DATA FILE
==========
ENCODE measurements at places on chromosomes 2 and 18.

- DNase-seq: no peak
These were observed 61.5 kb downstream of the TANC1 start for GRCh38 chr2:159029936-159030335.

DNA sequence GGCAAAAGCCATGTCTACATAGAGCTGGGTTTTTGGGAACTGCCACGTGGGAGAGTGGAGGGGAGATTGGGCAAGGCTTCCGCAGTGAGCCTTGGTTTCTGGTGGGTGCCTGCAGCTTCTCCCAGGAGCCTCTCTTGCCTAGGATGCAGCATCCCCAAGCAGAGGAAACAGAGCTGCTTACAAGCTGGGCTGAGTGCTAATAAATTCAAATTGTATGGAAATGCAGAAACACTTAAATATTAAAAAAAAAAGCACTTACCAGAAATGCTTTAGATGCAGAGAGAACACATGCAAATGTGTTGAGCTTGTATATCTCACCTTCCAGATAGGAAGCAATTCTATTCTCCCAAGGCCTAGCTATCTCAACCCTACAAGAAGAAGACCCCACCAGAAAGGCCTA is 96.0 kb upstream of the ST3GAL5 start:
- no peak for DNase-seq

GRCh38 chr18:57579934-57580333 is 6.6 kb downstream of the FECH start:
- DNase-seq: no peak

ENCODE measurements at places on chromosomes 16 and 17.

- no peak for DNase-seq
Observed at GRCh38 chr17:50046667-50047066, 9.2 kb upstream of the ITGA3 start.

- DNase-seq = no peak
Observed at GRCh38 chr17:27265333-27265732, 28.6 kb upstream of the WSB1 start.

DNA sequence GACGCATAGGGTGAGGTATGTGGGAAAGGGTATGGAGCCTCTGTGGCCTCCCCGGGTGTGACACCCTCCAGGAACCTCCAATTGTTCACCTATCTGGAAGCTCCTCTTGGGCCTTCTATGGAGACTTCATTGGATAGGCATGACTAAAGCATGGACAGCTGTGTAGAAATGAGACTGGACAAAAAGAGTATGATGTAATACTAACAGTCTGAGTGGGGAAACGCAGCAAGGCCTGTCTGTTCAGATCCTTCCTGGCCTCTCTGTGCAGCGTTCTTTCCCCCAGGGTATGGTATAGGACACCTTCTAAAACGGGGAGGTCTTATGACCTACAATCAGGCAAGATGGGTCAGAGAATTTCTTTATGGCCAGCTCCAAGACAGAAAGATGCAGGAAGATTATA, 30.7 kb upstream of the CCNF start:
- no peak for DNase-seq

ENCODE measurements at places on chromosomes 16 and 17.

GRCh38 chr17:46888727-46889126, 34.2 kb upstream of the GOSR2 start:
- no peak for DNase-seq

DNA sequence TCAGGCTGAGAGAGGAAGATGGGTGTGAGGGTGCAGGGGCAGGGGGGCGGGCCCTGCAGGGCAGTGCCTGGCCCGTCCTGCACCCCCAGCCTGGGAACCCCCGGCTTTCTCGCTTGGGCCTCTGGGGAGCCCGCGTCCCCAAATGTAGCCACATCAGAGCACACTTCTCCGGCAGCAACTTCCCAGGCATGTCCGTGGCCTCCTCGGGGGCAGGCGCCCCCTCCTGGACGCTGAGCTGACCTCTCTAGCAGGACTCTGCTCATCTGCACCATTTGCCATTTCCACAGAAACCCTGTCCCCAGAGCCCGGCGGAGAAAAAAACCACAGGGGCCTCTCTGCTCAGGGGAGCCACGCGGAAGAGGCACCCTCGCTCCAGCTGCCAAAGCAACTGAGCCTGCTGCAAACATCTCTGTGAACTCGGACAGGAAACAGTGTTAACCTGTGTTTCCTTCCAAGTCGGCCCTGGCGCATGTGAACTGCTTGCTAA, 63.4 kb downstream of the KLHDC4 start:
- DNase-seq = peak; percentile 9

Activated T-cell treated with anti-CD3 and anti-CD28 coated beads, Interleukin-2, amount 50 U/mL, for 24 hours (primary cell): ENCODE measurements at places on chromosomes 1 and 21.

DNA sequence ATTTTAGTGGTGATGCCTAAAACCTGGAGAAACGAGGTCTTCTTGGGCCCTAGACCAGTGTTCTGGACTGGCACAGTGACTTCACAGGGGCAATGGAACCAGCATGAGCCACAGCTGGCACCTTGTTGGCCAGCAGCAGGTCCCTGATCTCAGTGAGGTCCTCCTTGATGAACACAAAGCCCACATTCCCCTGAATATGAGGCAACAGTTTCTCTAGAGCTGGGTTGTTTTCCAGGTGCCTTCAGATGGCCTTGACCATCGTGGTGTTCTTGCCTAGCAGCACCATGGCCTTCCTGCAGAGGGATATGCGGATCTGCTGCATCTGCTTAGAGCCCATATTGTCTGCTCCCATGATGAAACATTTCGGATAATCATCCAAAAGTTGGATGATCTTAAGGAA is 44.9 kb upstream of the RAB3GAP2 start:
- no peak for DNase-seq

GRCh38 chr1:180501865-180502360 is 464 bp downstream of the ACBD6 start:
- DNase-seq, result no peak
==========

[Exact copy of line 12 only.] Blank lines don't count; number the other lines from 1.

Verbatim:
Observed at GRCh38 chr17:27265333-27265732, 28.6 kb upstream of the WSB1 start.